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Re: Hit-metering: to Proposed Standard?

From: Benjamin Franz <snowhare@netimages.com>
Date: Wed, 20 Nov 1996 05:22:56 -0800 (PST)
To: http-wg%cuckoo.hpl.hp.com@hplb.hpl.hp.com
Message-Id: <Pine.LNX.3.95.961120045835.2324H-100000@ns.viet.net>
On Wed, 20 Nov 1996, Roy T. Fielding wrote:
> 
> I still don't believe that such count-forwarding is appropriate for a
> proposed standard (experimental is okay), since I don't think that
> people disable caching just to record hit-counts (which are already
> known not to be an accurate measure of readers).  Most people disable
> caching by accident, and those that do it on purpose are normally
> looking for Referer and IP/hostname (more than just a request count).

I concur. Hit counts are *inherently* unreliable. The 'hit-metering'
proposal will do very little to attack the fundamental causes of that and
does not address the real reasons most deliberately anti-cached sites
defeat caching. In my experience, it is the requirement for highly
volatile sites where *every single request* will return information that
changes in important ways that leads to deliberate cache defeating. We are
talking shopping baskets, web chat systems, reporting systems for highly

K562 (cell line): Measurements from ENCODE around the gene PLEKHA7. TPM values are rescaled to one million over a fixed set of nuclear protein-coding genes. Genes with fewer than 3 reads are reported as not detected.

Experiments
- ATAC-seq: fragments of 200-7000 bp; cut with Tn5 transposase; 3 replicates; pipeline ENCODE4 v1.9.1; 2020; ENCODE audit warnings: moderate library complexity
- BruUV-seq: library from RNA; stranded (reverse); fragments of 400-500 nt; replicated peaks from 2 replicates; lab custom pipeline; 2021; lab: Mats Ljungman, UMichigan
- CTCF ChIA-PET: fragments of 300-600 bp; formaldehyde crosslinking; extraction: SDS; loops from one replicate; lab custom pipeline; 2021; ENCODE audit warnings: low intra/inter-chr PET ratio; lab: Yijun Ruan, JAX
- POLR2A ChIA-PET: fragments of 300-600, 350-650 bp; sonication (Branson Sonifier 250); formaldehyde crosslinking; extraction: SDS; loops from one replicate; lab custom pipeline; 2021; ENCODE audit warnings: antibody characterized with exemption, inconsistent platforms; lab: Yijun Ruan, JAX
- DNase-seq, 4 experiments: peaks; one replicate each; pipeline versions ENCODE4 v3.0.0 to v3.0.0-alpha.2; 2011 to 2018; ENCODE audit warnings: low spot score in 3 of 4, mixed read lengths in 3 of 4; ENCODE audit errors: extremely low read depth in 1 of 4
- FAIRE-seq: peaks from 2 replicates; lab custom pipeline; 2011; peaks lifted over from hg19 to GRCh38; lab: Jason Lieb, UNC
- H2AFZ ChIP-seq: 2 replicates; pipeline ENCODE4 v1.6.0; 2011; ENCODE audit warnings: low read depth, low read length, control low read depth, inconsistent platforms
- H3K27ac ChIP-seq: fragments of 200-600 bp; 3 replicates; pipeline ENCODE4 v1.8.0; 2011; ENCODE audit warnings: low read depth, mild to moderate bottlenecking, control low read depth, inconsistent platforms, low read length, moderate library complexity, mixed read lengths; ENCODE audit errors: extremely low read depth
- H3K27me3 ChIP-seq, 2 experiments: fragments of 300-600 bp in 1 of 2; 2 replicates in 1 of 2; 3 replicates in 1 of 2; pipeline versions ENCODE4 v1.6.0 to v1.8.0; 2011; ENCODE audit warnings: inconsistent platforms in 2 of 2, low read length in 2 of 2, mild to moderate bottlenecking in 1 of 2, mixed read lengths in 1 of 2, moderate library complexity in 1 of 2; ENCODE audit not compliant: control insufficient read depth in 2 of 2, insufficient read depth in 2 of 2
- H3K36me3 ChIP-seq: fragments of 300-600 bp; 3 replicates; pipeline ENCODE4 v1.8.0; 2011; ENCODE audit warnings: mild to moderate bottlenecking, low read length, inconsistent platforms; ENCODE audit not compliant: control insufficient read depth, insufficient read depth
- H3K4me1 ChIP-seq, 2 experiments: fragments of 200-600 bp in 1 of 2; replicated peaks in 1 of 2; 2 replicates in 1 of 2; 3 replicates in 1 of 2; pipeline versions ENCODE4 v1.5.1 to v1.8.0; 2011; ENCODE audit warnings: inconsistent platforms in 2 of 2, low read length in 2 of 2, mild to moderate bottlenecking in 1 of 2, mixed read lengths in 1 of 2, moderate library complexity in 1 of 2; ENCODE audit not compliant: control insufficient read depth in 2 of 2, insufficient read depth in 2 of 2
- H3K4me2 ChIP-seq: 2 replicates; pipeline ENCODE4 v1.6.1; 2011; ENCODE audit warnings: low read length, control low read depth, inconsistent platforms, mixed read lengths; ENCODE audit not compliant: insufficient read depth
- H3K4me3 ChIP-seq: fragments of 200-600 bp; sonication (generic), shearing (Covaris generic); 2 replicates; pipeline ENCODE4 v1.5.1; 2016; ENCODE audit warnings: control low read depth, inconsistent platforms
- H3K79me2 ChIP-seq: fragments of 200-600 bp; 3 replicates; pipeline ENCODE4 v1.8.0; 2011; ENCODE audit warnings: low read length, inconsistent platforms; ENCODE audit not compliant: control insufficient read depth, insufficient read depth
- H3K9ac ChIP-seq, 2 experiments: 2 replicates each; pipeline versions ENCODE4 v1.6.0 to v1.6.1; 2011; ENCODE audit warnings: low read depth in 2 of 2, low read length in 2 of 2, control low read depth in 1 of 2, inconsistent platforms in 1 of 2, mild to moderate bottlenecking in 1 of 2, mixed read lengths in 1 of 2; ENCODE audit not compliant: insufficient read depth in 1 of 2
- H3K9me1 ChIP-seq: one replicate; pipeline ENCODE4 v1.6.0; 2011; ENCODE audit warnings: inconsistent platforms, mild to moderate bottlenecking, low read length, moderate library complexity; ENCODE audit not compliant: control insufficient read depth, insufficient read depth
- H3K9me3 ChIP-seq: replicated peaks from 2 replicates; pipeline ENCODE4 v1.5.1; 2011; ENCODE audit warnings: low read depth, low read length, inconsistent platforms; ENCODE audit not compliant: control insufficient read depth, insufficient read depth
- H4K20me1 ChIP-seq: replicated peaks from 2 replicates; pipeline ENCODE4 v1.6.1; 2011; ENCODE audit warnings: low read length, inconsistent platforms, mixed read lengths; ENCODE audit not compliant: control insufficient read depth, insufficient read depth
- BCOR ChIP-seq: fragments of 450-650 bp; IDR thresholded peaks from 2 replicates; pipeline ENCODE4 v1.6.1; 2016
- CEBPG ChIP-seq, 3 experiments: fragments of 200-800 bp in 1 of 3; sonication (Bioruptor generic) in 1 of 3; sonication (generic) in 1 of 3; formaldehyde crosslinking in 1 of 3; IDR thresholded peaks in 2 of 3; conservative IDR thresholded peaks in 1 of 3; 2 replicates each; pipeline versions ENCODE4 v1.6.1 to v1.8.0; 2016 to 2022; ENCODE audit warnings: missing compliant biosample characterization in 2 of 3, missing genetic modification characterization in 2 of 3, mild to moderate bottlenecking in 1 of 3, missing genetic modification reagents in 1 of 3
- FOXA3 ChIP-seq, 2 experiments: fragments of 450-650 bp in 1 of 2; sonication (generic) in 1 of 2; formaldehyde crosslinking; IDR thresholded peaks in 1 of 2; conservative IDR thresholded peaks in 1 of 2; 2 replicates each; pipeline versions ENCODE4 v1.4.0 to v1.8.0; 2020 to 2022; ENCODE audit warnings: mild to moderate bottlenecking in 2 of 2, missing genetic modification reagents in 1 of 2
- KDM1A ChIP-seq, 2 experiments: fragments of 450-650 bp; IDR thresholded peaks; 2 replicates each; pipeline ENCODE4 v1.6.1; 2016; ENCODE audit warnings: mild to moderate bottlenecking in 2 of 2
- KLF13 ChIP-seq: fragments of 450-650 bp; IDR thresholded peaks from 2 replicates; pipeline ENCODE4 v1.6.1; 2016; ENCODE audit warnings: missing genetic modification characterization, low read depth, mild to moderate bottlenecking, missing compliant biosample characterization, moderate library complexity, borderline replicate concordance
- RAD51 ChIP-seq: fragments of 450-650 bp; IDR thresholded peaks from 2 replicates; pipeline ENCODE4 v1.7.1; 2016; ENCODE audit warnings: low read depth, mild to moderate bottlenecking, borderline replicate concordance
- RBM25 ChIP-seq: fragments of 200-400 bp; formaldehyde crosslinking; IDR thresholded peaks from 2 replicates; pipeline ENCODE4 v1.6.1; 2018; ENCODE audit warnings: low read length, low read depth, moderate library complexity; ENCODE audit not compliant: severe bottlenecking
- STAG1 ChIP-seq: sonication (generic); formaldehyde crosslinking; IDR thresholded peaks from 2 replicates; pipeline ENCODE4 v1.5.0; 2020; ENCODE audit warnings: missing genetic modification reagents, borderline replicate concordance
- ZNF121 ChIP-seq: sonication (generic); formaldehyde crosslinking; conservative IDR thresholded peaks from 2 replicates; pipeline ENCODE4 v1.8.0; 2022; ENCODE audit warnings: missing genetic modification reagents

volatile information sources, and similar things. 

Attempts to finess the system for the sake of improving hit counting are
doomed from the start by the simple fact that most *browsers* have their
own user selectable options for caching that are completely independant of
the standards: 'Check every time','Check once per session', 'Never check'.
This *alone* is enough to make efforts to make proxies report hits nearly
irrelevant. Are they reporting 20 repeat hits from someone who 'checks
every time' or 1 new hit each from people who 'Never check'? You don't
know. We don't know. NO ONE knows. A server can *guess* based on referrer
and IP address in their logs, or come very close to exact counts by
anti-caching. But the necessary abstraction of data by the proxies on
summary reports for hit-metering will defeat these efforts in log
analysis and passing raw log information would defeat the *purpose* of
proxies. 

This also does not begin to address the questions of privacy and security
and their impact on the usage of hit-metering.. Many corporate proxies
would more than reluctant to be sending out information about their
internal usages to anyone who asked - they would be actively opposed to
it. 

In my view, the hit-metering proposal seems to request large amounts of
work for proxies at nearly no benefit - to anyone.

-- 
Benjamin Franz
Received on Wednesday, 20 November 1996 05:42:20 EST

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